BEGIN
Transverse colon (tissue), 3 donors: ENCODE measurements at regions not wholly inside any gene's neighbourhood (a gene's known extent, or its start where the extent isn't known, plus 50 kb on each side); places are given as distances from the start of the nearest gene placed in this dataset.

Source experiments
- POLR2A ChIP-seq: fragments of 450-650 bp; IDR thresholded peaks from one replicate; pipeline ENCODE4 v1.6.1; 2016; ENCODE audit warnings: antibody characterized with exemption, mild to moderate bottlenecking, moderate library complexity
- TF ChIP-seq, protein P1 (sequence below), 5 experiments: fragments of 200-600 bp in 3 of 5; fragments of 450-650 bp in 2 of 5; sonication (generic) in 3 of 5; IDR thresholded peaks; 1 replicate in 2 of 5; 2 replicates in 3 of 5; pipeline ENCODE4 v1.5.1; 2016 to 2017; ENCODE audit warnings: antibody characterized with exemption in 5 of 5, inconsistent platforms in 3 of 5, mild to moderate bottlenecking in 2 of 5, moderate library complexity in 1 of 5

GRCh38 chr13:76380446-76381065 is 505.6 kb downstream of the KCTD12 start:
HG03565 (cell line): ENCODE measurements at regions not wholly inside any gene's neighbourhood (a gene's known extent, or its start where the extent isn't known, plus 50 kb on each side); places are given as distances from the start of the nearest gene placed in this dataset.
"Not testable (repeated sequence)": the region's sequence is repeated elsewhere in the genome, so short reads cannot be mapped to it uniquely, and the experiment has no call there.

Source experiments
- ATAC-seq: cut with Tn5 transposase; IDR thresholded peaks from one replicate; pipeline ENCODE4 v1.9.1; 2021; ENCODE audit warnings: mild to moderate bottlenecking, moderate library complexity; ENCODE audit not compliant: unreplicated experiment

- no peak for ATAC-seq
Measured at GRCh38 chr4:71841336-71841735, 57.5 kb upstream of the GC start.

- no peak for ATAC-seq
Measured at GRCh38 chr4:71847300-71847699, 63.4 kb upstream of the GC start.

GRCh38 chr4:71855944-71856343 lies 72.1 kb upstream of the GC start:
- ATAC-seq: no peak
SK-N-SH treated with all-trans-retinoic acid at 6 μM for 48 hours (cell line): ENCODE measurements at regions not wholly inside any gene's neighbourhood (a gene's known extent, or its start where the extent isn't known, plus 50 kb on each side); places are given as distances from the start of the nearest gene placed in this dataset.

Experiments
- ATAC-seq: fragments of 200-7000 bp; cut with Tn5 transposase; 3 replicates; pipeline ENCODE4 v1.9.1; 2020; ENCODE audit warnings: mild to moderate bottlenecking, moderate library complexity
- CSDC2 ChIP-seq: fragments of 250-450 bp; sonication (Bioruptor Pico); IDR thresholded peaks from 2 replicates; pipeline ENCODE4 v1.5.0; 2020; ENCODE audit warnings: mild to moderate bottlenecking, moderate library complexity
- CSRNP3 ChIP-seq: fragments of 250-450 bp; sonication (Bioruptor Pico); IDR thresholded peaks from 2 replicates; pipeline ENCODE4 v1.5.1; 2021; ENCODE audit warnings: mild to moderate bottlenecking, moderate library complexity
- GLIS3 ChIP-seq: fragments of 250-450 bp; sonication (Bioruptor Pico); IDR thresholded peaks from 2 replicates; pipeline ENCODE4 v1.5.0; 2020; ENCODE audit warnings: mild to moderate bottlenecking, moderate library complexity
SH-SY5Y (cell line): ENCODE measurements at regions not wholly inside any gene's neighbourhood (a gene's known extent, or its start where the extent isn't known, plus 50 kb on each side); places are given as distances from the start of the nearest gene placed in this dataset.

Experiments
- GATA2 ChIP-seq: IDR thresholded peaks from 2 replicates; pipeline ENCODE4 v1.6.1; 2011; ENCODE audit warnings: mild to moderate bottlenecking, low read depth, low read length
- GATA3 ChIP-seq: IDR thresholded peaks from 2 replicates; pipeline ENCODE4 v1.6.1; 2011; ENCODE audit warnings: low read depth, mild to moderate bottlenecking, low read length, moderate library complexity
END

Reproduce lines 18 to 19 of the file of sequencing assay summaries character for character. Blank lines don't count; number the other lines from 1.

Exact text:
- ATAC-seq: fragments of 200-7000 bp; cut with Tn5 transposase; 3 replicates; pipeline ENCODE4 v1.9.1; 2020; ENCODE audit warnings: mild to moderate bottlenecking, moderate library complexity
- CSDC2 ChIP-seq: fragments of 250-450 bp; sonication (Bioruptor Pico); IDR thresholded peaks from 2 replicates; pipeline ENCODE4 v1.5.0; 2020; ENCODE audit warnings: mild to moderate bottlenecking, moderate library complexity